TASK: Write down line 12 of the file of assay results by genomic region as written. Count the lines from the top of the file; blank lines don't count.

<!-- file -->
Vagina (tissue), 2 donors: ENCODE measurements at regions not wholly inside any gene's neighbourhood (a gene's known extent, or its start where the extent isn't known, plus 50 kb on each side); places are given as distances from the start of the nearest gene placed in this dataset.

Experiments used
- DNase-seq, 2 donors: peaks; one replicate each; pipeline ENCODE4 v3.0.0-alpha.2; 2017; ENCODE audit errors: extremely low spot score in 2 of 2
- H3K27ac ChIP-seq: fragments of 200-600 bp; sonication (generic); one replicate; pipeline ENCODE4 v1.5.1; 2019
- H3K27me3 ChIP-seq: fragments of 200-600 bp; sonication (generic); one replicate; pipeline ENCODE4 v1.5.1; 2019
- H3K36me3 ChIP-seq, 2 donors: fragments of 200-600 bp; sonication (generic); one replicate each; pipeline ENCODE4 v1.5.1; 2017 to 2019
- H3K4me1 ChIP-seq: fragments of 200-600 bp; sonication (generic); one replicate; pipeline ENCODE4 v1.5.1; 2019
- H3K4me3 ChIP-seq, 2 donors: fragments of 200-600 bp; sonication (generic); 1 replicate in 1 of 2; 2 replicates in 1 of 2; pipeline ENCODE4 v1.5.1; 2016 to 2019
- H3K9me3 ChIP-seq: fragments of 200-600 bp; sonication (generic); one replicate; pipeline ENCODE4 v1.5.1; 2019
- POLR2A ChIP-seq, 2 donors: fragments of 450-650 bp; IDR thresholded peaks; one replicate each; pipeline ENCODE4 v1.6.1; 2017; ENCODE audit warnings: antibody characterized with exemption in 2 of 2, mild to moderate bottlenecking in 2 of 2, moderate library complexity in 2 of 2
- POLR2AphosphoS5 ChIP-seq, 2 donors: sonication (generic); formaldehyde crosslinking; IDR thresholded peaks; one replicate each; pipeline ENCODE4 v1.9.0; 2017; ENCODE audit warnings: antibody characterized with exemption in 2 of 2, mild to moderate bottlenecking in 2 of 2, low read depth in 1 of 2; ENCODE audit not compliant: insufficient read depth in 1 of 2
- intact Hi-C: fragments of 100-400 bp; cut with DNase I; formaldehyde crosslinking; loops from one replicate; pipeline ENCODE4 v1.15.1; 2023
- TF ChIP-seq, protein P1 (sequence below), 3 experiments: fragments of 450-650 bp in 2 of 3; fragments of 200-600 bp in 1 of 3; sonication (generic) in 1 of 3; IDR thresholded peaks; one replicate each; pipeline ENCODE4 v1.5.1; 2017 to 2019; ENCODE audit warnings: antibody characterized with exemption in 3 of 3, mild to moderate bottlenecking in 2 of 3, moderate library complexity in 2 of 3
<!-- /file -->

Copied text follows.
- intact Hi-C: fragments of 100-400 bp; cut with DNase I; formaldehyde crosslinking; loops from one replicate; pipeline ENCODE4 v1.15.1; 2023